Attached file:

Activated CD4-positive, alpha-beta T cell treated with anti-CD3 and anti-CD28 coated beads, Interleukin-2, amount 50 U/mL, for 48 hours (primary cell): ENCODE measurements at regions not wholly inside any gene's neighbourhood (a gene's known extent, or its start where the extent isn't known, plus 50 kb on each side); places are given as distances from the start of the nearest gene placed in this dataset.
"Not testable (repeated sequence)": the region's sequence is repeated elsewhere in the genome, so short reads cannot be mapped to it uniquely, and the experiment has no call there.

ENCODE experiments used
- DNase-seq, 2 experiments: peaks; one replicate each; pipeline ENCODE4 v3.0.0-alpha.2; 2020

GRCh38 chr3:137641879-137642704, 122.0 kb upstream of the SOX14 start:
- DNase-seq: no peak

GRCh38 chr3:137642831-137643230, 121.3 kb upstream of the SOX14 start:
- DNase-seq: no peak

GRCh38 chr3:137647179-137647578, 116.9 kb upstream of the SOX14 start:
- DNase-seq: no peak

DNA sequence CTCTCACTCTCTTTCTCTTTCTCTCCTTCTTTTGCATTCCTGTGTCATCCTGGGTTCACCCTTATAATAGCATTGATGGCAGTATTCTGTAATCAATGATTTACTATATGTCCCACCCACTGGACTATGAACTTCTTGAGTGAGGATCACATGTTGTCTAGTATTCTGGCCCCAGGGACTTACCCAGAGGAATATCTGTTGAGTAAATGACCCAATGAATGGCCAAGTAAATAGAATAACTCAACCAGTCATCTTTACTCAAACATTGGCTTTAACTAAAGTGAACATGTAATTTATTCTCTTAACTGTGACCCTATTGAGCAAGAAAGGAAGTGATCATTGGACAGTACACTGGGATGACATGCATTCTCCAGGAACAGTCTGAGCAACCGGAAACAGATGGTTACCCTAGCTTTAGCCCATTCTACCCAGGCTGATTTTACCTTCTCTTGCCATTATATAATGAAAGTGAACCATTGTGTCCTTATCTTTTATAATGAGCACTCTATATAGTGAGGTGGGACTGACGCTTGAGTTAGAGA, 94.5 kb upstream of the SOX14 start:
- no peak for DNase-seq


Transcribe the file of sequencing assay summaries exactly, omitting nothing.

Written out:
Activated CD4-positive, alpha-beta T cell treated with anti-CD3 and anti-CD28 coated beads, Interleukin-2, amount 50 U/mL, for 48 hours (primary cell): ENCODE measurements at regions not wholly inside any gene's neighbourhood (a gene's known extent, or its start where the extent isn't known, plus 50 kb on each side); places are given as distances from the start of the nearest gene placed in this dataset.
"Not testable (repeated sequence)": the region's sequence is repeated elsewhere in the genome, so short reads cannot be mapped to it uniquely, and the experiment has no call there.

ENCODE experiments used
- DNase-seq, 2 experiments: peaks; one replicate each; pipeline ENCODE4 v3.0.0-alpha.2; 2020

GRCh38 chr3:137641879-137642704, 122.0 kb upstream of the SOX14 start:
- DNase-seq: no peak

GRCh38 chr3:137642831-137643230, 121.3 kb upstream of the SOX14 start:
- DNase-seq: no peak

GRCh38 chr3:137647179-137647578, 116.9 kb upstream of the SOX14 start:
- DNase-seq: no peak

DNA sequence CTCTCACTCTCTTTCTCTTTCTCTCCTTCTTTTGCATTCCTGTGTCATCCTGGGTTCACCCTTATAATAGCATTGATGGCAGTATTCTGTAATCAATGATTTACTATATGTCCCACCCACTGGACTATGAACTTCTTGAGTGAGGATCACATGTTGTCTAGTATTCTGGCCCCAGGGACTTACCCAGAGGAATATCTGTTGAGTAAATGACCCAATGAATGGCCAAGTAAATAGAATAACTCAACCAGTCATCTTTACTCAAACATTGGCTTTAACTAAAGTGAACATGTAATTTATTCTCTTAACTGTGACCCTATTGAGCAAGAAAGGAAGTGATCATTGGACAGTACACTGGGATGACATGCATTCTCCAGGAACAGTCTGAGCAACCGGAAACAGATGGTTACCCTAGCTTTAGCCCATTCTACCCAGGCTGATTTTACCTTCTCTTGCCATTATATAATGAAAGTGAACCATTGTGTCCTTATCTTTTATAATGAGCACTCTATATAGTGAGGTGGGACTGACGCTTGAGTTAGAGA, 94.5 kb upstream of the SOX14 start:
- no peak for DNase-seq